"There is nothing sacrosanct about the immunity which is granted to documents because they belong to a certain class. Class immunity is not absolute or inviolable in all circumstances. It is not a rule of law to be applied mechanically in all cases. The principle upon which class immunity is founded is that it would be contrary to public interest to disclose documents belonging to that class, because such disclosure would impair the proper functioning of the public service and this aspect of public interest which requires that justice shall not be denied to anyone by withholding relevant evidence. This is a balancing task which has to be performed by the Court in all cases."

In para 74, Bhagwati J observed that in some special situation the class doctrine may include some new type of documents. But, the balancing act is again of the Court.

In para 76, it is stated by Bhagwati J that the procedure of the concerned head of department filing affidavit has to be followed. But, even otherwise, the court can, suo motu, consider that a document is such that its contents should not be disclosed. In para 77 adverting to Sukhdev, Bhagwati J said that there is no need for Indian courts not to follow the developments in English law in this branch. The court must have the residual power. He observed:

"It is true that under Section 162, the Court cannot inspect the document if it relates to affairs of State, but this bar comes into operation only if the document is established to be one relating to affairs of State. If, however, there is any doubt whether the document does relate to affairs of State, the residual power which vests in the Court to inspect the document for the purpose of determining whether the disclosure of the document would be injurious to public interest 336 and the document is therefore one relating to affairs of State, is not excluded by Section 162."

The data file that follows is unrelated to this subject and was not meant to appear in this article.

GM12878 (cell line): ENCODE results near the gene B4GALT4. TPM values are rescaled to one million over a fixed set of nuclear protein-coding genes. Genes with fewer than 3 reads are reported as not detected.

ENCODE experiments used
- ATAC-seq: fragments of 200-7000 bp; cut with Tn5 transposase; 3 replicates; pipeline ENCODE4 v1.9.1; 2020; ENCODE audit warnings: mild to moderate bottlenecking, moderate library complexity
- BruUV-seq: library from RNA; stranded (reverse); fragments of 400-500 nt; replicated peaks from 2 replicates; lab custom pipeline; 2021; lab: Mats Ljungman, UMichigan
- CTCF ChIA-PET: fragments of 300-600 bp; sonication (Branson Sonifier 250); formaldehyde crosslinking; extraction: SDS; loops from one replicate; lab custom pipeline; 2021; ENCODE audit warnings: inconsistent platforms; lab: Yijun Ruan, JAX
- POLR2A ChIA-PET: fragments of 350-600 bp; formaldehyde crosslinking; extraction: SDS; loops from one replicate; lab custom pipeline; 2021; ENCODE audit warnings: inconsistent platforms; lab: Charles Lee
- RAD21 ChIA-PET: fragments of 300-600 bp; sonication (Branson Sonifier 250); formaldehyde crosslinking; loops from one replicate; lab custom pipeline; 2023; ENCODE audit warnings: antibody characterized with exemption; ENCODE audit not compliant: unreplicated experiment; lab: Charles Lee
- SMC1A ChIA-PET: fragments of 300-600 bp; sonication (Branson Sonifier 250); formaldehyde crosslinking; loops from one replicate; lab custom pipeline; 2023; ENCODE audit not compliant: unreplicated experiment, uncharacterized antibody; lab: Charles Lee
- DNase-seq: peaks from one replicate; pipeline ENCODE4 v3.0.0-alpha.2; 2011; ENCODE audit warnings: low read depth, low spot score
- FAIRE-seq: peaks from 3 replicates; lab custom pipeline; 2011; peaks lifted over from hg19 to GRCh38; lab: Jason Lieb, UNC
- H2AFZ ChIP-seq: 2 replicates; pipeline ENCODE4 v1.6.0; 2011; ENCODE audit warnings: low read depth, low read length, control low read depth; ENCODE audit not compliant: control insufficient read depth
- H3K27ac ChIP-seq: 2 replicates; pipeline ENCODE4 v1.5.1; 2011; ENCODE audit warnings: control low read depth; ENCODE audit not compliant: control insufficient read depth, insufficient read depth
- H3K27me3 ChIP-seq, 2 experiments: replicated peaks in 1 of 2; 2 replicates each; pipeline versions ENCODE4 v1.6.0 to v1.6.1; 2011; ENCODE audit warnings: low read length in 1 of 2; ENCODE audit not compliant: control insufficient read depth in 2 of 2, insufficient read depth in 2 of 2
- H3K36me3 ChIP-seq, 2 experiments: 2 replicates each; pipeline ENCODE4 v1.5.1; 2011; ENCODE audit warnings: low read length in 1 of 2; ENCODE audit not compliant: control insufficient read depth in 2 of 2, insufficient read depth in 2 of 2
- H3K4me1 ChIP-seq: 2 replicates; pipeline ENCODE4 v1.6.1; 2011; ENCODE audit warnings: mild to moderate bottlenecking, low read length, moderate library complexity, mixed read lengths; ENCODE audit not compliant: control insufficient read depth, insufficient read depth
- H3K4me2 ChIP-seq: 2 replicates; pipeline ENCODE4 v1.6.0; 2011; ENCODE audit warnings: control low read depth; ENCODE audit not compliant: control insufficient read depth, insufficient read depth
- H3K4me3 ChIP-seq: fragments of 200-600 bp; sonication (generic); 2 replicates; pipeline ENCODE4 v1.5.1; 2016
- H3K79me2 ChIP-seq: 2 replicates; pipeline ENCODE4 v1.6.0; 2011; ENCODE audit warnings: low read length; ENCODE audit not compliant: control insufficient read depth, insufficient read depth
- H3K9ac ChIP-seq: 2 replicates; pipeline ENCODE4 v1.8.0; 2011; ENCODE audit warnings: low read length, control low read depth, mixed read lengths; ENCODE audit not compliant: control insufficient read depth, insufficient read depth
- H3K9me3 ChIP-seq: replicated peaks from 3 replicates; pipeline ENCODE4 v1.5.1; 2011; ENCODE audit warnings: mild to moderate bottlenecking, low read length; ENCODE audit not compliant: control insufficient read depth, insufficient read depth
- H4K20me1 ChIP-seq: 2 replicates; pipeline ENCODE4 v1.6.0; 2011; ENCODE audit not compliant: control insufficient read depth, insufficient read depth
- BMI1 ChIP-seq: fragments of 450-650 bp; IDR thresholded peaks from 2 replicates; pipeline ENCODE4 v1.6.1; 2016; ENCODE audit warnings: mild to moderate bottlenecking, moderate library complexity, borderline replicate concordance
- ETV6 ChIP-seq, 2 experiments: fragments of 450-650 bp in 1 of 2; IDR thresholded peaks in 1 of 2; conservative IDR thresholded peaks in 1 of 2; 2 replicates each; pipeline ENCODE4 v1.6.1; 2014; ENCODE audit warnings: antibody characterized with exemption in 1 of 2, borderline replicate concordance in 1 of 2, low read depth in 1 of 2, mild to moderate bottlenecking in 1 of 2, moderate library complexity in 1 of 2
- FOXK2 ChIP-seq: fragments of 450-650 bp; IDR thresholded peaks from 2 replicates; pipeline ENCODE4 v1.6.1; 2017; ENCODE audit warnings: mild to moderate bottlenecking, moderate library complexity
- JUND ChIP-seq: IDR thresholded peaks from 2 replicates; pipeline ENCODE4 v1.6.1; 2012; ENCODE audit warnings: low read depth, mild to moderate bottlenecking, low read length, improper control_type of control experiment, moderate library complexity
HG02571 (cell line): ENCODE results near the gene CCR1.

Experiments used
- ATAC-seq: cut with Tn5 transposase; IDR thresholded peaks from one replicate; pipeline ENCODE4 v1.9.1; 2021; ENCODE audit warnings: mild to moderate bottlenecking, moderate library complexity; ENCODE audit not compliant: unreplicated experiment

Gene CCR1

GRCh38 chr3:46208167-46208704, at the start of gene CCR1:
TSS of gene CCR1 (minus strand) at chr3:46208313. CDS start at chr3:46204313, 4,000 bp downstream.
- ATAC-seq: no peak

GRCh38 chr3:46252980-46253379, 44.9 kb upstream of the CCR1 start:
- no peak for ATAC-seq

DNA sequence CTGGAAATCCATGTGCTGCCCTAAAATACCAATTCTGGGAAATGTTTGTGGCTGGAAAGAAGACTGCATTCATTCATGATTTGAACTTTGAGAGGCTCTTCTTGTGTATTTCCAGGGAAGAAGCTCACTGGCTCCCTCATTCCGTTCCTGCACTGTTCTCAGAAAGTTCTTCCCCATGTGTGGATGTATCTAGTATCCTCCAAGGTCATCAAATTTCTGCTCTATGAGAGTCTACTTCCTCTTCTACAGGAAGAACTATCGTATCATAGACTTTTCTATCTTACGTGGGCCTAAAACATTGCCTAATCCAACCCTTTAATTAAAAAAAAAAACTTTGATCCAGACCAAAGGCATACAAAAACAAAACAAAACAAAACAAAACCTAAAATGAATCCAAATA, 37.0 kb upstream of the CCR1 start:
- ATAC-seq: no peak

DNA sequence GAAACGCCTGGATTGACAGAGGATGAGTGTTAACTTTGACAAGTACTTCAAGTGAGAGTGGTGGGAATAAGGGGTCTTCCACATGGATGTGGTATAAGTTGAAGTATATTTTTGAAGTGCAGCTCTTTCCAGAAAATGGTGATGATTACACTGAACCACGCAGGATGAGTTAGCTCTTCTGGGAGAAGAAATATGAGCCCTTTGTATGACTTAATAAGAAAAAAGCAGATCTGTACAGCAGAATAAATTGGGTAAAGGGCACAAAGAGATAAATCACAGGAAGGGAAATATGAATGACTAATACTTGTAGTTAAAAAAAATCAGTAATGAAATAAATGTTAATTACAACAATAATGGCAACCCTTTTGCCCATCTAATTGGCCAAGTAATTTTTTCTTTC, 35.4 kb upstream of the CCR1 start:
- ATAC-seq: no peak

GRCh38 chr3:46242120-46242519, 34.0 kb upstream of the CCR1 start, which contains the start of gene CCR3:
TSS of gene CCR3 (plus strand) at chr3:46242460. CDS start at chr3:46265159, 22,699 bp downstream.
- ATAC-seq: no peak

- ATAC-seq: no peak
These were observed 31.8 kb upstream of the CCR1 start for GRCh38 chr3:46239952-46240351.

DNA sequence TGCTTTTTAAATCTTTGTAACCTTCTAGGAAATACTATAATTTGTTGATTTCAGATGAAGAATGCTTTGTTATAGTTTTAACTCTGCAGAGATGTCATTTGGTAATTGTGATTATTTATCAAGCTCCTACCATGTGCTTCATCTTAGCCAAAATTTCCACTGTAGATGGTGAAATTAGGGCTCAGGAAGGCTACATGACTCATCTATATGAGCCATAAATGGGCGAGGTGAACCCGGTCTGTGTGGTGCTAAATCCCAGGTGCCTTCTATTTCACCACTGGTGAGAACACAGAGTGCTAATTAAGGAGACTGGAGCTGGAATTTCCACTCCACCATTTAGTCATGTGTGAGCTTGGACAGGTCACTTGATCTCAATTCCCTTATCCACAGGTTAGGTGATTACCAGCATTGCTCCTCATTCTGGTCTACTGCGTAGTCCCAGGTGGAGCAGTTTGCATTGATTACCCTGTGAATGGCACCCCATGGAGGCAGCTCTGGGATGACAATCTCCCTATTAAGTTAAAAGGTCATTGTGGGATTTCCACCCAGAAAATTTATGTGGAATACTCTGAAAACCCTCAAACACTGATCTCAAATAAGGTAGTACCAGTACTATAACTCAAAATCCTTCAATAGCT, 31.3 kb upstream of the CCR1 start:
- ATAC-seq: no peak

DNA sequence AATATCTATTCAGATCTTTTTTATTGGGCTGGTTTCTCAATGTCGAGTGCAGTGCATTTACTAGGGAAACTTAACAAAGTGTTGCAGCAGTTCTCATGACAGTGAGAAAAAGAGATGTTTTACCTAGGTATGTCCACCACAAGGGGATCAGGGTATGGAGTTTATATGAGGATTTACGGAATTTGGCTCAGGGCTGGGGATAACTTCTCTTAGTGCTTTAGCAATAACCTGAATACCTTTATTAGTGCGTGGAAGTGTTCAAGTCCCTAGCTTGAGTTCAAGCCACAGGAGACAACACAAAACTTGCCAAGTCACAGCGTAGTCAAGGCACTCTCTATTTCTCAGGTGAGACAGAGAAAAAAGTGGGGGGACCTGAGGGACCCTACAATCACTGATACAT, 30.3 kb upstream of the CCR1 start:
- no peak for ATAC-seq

The observation in Raj Narain (AIR 1975 SC 865) of Ray CJ to the following effect (in the context of the Blue Book) were quoted:

"If the Court would yet like to satisfy itself the Court may see the document. This will be the inspection of the document by the Court", and "if the Court in spite of the affidavit wishes to inspect the document, the Court may do so."

Bhagwati J pointed out that Mathew J in Raj Narain's case referred to Amar Chand's case (AIR 1964 SC 1658) where the Court looked into the document.

Bhagwati J then said (see para 77) as follows:

"There can therefore, be no doubt that even where a claim for immunity against disclosure of a document is made under Section 123, the Court may, in an appropriate case, inspect the document in order to satisfy itself whether its disclosure would, in the particular case before it, be injurious to public interest and the claim for immunity must therefore be upheld. Of course, this power of inspection is a power to be sparingly exercised, only if the Court is in doubt, after considering the affidavit, if any, filed by the Minister or the secretary, the issues in the case and the relevance of the document whose disclosure is sought."

In para 78, Bhagwati J said "The Court is not bound by the affidavit made by the minister or the secretary" for the said authorities are not concerned with the second aspect relating to injury to the judicial administration. It is for the Court to decide the relative strength. (In para 79, he stated that, a document concerning liberty of a detainee, must be disclosed). In para 80, it was said the burden of proof to prevent disclosure, is in the State. In para 80, he observed:

"The doctrine of class immunity is therefore no longer impregnable; it does not anymore deny judicial scrutiny; it is no more a mantra to which the court pays obeisance. And this exercise has to be performed in the context of the democratic ideal of an open government".

The above views of Bhagwati J were accepted by a majority of Judges among the seven in S.P. Gupta's case.

We have considered the above views closely.

We are of the view that today the English law and the Indian law are almost the same, the residual power is with the Court to decide upon disclosure by balancing the injury to public interest and the injury to administration of justice. There is no special class of documents which have absolute protection from scrutiny by Court. Section 162 of the Evidence Act as also Section 123 have to be read in the light of what was decided in S.P. Gupta.

Sri Vepa P. Sarathi has stated that our law relating to departmental communications is wider and gives full powers to court to inspect, which is not there under English law. But so far as 'affairs of State' are concerned, he opines that the said words should be restricted to 'defence, law and order and diplomatic relations with other countries'.

Before we go into other details as to secs. 123, 124 and 162, we have to refer to the Freedom of Information Act, 2002 (Act 5 of 2003) published in the Central Gazette Extraordinary, Part II, Section 1 on 7.1.2003 at p.1.